Sales tax data is divided into four sub-regions within the city. In years to come, the Board of Supervisors could use reports from each region to analyze the success of infrastructure projects like the William Street Complete Streets Project.
Despite gloomy forecasts, Carson City’s retail sales did relatively well during the pandemic. From 2019 to 2020, sales tax revenue rose 8 percent.
The Board of Supervisors met Thursday to review the data with Brian Bonnenfant, project manager for the Center of Regional Studies at the University of Nevada, Reno.
According to the written report he provided, South Carson Street alone accounts for 66 percent of the city’s taxable retail sales. That’s no surprise – the auto dealers and big box stores in that corridor drive big-ticket spending.
Highway 50 and the northeastern portion of the city come in second, generating 24 percent of taxable sales. Both regions, Highway 50 and South Carson Street, have had steady increases in sales tax revenue since 2014, when the data set begins.
On the other hand, downtown businesses suffered a 7 percent dip in sales tax revenue. There were 68 retail establishments in the downtown corridor in 2019, which dropped to 61 in 2020. However, downtown does represent the smallest geographic area in the study, and it contributes the smallest portion of taxable sales.
Throughout the whole city, casinos fared the worst. Their sales tax revenue dropped almost 36 percent, while miscellaneous home furnishings had the biggest gains, rising 30 percent.
Bonnenfant noted the dataset only presents taxable retail sales. It does not capture tax-exempt products like perishable foods, or businesses like Classy Seconds Thrift Store, a nonprofit. It does show the city how much money is going into its coffers, and where that money is coming from.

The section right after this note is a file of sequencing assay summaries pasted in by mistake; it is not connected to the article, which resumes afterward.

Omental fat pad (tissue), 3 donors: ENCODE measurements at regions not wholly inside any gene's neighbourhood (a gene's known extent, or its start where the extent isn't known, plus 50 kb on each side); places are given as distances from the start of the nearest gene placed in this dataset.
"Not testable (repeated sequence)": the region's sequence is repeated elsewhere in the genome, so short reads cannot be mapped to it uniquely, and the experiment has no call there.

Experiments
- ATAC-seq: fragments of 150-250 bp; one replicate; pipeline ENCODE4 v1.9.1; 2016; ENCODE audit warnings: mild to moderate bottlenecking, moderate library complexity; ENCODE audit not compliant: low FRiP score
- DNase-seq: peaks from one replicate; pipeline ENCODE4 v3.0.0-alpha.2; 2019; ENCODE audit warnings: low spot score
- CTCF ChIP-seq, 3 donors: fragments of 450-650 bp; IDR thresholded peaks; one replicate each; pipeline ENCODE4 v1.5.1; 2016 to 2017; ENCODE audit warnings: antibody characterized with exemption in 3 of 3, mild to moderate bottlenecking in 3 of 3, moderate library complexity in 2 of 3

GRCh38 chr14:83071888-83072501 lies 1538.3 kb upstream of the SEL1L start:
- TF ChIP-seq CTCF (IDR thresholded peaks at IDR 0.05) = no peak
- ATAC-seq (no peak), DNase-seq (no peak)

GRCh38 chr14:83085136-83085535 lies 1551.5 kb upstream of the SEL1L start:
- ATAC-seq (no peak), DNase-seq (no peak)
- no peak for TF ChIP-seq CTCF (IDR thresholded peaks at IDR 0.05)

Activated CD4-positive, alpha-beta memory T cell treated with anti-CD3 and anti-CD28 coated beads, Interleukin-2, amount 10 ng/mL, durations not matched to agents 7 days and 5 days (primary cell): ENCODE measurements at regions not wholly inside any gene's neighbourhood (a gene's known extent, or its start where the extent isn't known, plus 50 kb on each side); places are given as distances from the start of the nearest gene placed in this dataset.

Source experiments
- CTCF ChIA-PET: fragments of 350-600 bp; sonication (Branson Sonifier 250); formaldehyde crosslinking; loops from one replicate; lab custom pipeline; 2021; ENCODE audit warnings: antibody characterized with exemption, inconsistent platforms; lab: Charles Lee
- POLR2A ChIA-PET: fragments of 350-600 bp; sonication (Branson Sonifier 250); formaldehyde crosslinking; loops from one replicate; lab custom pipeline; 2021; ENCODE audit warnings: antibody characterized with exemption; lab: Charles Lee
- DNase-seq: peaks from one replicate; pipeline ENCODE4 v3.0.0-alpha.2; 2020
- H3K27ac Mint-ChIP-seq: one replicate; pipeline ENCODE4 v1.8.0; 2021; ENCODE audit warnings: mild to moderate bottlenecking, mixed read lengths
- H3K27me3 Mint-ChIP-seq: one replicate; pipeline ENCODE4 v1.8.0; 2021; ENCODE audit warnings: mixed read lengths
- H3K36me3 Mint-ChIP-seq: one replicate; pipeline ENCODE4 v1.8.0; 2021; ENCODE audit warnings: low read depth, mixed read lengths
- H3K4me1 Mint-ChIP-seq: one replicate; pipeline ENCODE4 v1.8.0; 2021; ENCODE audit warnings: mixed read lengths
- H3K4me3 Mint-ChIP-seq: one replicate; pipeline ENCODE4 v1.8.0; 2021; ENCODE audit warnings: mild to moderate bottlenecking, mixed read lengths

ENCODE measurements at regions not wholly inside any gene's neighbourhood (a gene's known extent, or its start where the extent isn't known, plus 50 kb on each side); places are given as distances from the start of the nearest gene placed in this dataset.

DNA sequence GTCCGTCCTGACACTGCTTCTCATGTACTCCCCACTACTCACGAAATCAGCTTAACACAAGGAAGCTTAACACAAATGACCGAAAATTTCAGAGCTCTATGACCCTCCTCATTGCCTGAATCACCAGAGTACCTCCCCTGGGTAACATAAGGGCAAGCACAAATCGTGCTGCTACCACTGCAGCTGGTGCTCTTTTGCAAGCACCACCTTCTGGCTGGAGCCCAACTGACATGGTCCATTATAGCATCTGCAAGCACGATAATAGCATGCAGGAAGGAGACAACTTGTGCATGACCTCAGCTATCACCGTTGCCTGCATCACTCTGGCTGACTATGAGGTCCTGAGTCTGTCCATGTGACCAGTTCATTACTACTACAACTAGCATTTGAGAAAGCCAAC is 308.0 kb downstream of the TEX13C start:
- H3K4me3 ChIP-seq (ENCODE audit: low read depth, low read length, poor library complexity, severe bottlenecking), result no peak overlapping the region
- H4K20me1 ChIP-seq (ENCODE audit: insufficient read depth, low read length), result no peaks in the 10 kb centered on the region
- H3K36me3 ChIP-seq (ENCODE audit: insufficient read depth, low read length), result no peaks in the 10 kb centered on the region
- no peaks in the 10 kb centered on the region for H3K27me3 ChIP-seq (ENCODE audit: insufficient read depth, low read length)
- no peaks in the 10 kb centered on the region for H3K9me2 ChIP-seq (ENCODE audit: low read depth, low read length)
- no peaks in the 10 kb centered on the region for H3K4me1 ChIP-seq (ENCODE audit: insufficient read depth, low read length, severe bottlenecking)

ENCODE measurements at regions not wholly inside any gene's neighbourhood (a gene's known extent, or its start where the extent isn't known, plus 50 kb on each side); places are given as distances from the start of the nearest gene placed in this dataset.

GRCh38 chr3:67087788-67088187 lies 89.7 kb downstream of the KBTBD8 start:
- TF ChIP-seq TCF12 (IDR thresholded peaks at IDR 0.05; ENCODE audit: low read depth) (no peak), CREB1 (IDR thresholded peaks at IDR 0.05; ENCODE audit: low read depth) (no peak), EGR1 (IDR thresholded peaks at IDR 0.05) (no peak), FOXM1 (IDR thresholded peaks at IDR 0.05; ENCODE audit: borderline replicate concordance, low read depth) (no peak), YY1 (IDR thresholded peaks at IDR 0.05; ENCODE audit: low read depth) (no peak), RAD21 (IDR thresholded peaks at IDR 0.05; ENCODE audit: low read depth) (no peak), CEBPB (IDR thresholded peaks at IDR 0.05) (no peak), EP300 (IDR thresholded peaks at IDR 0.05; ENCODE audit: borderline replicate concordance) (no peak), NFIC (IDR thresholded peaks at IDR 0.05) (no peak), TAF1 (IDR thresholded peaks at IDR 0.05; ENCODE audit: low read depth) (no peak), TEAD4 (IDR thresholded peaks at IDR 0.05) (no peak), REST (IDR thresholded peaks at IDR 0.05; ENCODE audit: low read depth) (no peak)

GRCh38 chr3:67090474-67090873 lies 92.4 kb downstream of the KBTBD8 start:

Key takeaways, Bonnenfant said, are that Carson City should keep its eye on revenue from non-store retailers and the cannabis industry.
He added Clark County’s taxable sales suffered more than Northern Nevada during the pandemic because of a lack of business diversity. It’s something that Carson City and surrounding counties can count as a strength.
The supervisors also held a discussion on housing and the Master Plan. City staff are currently scrutinizing Title 18, the “zoning ordinance,” which outlines building laws.
Though discussion is ongoing, the board largely spent time deliberating lot size requirements for guest houses, how to regulate metal storage containers in residential areas, and restricting nonconforming property uses from expanding to adjacent properties.
“Nonconforming uses” describe a building or activity that is not in the proper zoning district. For example, in 2021, the city found a house that was built in an industrial area. The owner had to have her home rezoned before she could sell it. If the home had been burned down or demolished, she would not have been able to obtain permits to rebuild it because of the improper zoning.
Zoning laws are a way for the city to enforce the master plan, outlining how each parcel of land in town can be used.
Community Development Director Hope Sullivan led the master plan and Title 18 discussion. She also gave a short presentation on housing developments.
In 2021, there were 204 new housing starts throughout the city. Notable projects include Little Lane Village, which is going vertical at a rapid pace, and Schulz Ranch, which is getting close to completion.
Among their other agenda items, the board also:
• Approved a tentative subdivision map for Blackstone Ranch on East Robinson Street and North Saliman Road, which will create 137 single-family parcels.
• Refinanced water and wastewater bonds to save the city nearly $1 million, if projections pan out.
• Issued $8.1 million in capital improvement bonds to fund a new fire station.
• Reappointed members to the Parks and Recreation Commission and the 9-1-1 Surcharge Advisory Committee.
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